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Broken Lives: Separation and Divorce in England, 1660-1857
Lawrence Stone's trilogy on marriage in early modern England has been widely praised. The New York Times Book Review hailed the first volume, Road to Divorce as "sure-footed and fascinating commentary" and chose it as a Notable Book of 1990. Christopher Hibbert in the Independent found that the "absorbing and often extraordinary" stories in volume two,...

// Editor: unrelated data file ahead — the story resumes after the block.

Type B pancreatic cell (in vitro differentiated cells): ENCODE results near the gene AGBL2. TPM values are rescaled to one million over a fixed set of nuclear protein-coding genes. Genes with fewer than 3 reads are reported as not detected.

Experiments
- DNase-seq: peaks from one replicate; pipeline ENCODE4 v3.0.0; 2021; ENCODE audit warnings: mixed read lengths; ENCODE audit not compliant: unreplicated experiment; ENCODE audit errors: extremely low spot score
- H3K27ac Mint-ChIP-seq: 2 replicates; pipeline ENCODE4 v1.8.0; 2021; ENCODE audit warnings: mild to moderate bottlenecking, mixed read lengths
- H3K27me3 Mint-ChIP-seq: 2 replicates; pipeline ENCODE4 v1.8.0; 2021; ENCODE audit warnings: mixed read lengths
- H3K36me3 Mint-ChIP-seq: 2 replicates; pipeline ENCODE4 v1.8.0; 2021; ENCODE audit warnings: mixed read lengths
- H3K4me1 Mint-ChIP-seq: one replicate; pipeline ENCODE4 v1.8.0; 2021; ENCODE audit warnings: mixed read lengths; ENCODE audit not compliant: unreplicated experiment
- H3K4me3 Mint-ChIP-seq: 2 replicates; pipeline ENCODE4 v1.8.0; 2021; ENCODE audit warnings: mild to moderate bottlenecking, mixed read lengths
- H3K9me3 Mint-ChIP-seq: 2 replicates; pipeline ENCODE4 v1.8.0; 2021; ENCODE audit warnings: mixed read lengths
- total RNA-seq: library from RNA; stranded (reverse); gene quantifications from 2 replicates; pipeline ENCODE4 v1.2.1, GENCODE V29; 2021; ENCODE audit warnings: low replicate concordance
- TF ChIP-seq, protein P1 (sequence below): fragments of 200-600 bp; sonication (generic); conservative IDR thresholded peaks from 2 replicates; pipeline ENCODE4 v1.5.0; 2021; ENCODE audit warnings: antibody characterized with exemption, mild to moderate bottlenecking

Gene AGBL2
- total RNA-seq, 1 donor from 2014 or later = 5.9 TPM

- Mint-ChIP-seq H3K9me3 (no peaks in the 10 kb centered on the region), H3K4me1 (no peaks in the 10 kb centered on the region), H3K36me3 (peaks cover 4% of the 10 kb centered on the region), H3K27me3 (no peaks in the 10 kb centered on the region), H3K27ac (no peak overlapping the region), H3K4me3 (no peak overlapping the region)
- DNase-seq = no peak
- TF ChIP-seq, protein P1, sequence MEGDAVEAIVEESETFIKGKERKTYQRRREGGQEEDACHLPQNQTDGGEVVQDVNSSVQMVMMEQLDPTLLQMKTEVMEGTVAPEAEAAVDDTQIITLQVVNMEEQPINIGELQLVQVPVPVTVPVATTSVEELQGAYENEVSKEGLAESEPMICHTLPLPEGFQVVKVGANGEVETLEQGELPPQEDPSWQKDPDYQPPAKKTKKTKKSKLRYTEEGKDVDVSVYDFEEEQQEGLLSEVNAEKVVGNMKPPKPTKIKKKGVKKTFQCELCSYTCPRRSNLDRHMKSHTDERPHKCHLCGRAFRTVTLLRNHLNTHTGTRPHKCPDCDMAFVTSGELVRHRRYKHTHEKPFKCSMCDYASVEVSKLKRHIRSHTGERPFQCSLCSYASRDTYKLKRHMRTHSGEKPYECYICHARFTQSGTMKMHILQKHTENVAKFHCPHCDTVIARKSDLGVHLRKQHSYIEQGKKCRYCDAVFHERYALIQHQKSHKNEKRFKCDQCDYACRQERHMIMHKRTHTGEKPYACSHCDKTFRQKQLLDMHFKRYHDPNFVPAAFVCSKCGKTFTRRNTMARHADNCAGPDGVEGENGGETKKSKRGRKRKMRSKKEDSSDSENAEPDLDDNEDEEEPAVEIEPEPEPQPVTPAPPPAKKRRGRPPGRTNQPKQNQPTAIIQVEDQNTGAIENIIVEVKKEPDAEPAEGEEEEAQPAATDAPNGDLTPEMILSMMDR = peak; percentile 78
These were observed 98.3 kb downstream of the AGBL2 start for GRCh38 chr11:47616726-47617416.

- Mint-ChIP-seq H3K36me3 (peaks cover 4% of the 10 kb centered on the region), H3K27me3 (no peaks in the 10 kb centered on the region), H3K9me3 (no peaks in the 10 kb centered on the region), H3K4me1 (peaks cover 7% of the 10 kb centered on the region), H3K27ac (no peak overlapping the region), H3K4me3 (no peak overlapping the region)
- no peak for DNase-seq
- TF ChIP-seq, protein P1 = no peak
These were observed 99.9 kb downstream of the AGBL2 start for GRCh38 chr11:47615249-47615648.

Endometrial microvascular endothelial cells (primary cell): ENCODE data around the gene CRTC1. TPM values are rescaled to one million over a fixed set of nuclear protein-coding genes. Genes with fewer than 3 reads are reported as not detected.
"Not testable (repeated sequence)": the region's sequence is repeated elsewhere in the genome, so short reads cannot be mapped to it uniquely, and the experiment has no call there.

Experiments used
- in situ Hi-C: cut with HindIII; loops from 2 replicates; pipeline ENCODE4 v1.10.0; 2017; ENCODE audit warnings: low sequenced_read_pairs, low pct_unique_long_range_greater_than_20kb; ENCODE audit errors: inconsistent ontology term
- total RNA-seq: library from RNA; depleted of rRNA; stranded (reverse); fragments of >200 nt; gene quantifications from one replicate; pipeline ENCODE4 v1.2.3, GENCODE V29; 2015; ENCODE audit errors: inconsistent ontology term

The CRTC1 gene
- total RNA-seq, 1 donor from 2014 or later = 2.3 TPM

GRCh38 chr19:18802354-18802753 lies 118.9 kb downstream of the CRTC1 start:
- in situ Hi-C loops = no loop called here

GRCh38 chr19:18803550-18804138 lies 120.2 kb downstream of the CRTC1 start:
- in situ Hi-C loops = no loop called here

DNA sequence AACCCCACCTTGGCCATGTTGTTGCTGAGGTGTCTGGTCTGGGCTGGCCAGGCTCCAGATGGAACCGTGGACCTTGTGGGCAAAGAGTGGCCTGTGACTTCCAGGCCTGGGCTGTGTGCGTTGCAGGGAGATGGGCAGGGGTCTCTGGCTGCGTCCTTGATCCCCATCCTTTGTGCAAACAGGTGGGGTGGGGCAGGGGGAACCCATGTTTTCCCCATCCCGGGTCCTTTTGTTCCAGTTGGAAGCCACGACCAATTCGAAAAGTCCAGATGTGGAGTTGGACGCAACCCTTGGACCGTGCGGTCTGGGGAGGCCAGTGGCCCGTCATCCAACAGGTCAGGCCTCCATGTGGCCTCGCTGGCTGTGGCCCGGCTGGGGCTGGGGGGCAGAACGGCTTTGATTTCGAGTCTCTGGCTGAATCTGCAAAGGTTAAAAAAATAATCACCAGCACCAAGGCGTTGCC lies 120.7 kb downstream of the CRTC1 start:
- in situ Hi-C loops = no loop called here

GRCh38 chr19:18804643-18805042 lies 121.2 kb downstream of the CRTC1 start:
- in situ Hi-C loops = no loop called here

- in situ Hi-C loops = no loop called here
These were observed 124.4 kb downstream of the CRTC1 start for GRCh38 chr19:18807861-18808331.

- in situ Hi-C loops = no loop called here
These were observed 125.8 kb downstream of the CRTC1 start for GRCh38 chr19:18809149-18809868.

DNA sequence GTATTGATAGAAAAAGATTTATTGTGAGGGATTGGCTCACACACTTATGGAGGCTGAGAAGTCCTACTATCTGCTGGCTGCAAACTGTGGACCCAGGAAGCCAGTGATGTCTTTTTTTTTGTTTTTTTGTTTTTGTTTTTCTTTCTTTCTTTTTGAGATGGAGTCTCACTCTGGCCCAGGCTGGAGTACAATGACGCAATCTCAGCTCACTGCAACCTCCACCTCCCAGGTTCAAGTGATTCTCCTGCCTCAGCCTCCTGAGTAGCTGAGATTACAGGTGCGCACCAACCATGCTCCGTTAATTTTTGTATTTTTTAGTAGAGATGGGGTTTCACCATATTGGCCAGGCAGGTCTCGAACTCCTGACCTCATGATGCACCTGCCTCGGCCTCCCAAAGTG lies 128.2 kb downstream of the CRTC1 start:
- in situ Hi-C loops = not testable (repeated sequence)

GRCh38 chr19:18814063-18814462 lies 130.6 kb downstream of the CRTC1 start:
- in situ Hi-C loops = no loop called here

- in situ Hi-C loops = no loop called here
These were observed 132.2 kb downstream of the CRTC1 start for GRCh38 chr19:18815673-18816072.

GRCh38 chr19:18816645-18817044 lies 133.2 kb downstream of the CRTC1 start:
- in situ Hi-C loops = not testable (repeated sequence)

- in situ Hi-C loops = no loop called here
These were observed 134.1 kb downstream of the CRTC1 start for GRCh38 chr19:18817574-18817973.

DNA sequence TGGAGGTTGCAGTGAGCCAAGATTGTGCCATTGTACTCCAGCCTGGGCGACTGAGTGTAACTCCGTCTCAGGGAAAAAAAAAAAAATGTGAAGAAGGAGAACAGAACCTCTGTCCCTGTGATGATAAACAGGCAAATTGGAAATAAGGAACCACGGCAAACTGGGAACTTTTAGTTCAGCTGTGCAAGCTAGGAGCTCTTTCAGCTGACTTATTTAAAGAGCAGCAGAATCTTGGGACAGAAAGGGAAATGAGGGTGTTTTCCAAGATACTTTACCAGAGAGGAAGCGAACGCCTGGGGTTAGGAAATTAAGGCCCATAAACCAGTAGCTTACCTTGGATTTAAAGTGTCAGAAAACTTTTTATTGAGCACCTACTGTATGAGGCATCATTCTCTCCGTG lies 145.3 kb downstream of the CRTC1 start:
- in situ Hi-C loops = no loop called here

Lawrence Stone's trilogy on marriage in early modern England has been widely praised. The New York Times Book Review hailed the first volume, Road to Divorce as "sure-footed and fascinating commentary" and chose it as a Notable Book of 1990. Christopher Hibbert in the Independent found that the "absorbing and often extraordinary" stories in volume two, Uncertain Unions "throw a clear, bright light not only upon the making and breaking of marriages in the late 17th and early 18th centuries, but also on social customs and the intimacies of private lives." Now, in Broken Lives, the third and final book, Stone sets out to examine the various ways people ended marriages and the lengths to which they would go to do so. Drawing from a massive archive of court cases, Stone presents stories that paint a revealing portrait of divorce in the period before 1857. Divorce could only be obtained by Act of Parliament, and often at great expense and with much difficulty. As Stone writes, however extreme the circumstances, the legal breaking of a marriage on the grounds of cruelty was not easy to obtain in seventeenth-century England. For instance, in Boteler v. Boteler, Anne Boteler, wife of Sir Oliver Boteler, had overwhelming evidence of her husband's abuse (which included death threats and physical attacks on Anne and her children). Yet even though Sir Oliver's own relatives testified against him, it took Anne three years to obtain a legal separation. Of course, in some instances, the wife had the upperhand. In Lovedon v. Lovedon, we see an instance in which a wife could repeatedly appeal her husband's suit for divorce at his expense. By law, Edward Lovedon was obliged to pay all of his wife Anne's bills until they were officially divorced. And in Beaufort v. Beaufort we learn that women would often successfully countersue their husbands for divorce on the grounds of impotence--in those days, it was more than likely that a man would fail the public test he underwent to prove his virility. Other cases reveal intriguing and often spiteful aspects of marital breakdown: servants blackmailing their adulterous masters and mistresses; and husbands suing their wives' lovers for property damage (i.e. to the wives' bodies). One of the world's leading authorities on the history of the family, Lawrence Stone has mapped the arduous routes which people took to break marriages--from private separation agreements to Parliamentary ruling. And as he does so, he provides a fascinating glimpse into daily life and marital conduct, and allows us to eavesdrop on the testimony and conversations of men and women of all sorts and conditions--from the serving girl to the served--in the changing social world of early modern England.
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